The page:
Dealing with debt collectors has become a widespread problem for consumers both locally and across the nation. Based on an extensive survey of D.C. residents published in 2016, almost half of low-income residents reported problems with debt—and of the survey participants with debt-related problems, the most common problem cited (31%) was receiving calls from debt collectors. Moreover, in the first-ever national survey of consumer experiences with debt collectors, the Consumer Financial Protection Bureau found that 27% of consumers contacted by debt collectors felt threatened, 53% of consumers said at least one collection effort was mistaken in some way, and one in seven consumers contacted about a debt reported being sued.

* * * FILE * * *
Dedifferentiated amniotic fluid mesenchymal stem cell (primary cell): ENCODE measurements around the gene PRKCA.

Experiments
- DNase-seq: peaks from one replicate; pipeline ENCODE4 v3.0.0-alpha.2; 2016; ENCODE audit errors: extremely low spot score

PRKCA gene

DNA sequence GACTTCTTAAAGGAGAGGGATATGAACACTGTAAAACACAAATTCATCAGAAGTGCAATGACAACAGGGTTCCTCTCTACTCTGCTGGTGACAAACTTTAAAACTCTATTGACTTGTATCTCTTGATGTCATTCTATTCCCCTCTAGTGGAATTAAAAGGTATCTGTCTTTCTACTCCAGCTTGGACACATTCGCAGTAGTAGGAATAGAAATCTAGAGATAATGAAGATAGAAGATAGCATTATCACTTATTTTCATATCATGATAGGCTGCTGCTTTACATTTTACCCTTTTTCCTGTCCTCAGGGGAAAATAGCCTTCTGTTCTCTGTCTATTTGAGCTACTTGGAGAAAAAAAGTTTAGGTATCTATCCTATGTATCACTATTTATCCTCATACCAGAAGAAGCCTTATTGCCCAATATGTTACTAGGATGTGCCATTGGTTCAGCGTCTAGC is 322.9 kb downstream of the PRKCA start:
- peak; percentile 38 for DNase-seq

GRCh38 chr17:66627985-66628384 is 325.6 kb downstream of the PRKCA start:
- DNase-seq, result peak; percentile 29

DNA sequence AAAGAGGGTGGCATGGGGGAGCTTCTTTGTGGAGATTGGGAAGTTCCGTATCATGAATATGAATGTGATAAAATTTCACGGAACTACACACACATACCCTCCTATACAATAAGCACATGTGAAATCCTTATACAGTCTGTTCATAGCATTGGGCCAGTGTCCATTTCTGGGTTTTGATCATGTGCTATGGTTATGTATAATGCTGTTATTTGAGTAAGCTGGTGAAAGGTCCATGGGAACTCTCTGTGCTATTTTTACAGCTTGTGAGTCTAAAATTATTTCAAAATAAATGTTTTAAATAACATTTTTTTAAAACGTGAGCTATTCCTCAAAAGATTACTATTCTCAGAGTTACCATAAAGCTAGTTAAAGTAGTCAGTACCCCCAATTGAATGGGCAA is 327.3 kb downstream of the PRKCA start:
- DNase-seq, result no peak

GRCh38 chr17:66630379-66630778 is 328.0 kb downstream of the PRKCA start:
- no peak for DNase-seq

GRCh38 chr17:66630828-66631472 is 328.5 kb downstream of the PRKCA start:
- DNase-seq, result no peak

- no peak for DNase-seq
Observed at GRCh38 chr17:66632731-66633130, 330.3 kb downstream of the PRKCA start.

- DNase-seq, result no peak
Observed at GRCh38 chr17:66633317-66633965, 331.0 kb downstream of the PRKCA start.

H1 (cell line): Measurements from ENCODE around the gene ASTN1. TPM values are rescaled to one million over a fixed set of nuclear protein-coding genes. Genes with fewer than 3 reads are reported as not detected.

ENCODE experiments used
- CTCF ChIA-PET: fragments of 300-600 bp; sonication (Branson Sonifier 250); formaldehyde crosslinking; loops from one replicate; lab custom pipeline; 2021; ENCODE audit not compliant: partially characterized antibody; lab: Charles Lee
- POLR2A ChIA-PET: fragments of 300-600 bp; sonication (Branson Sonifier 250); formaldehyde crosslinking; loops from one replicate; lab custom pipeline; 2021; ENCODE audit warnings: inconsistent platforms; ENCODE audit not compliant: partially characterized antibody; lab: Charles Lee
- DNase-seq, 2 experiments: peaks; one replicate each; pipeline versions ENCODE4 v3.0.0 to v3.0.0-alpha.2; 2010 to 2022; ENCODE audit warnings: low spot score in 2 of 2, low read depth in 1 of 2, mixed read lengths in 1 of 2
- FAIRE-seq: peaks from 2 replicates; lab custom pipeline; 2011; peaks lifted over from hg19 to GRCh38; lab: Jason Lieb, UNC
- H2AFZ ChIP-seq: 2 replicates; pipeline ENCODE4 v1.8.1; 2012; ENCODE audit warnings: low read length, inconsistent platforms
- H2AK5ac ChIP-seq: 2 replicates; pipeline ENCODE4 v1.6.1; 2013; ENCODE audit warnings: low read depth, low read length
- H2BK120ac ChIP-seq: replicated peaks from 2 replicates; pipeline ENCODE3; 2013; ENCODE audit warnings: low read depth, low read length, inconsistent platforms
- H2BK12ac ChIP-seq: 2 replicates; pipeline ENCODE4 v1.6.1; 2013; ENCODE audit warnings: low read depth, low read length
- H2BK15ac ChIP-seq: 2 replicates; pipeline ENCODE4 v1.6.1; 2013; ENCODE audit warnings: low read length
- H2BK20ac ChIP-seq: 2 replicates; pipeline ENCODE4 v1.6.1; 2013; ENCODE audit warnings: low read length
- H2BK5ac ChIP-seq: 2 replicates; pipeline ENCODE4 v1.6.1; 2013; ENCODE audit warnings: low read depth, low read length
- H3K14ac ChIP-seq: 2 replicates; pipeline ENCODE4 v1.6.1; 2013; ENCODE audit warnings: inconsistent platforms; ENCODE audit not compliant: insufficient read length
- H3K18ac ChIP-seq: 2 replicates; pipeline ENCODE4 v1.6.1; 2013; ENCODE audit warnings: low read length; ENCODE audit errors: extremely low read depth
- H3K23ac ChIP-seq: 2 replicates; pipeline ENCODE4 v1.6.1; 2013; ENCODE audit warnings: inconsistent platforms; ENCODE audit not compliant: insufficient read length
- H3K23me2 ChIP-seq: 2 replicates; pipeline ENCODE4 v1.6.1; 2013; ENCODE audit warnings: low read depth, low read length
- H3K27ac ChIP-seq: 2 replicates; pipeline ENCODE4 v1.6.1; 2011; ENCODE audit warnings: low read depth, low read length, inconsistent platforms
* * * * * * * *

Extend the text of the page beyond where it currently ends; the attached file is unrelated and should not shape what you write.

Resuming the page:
But in light of the current climate at the federal level, it is vital that effective consumer protection come from action at the local level. To that end, Legal Aid along with Tzedek DC and several other local and national organizations recently sent a letter to the D.C. Council’s Committee on Business and Economic Development urging the committee to support and schedule a hearing on the Debt Buying Limitation Amendment Act of 2017. This legislation would make important amendments to the District’s existing, outdated debt collection law to more effectively protect D.C. consumers from unfair and abusive collection practices. Among other things, the legislation would expand the scope of the debt collection law and establish specific requirements for debt buyers, known for purchasing large portfolios of debt and attempting to collect based on spreadsheets of summary information that may be inaccurate, incomplete, or outdated. The proposed legislation is both necessary and timely, and we urge the Committee on Business and Economic Development to move it forward.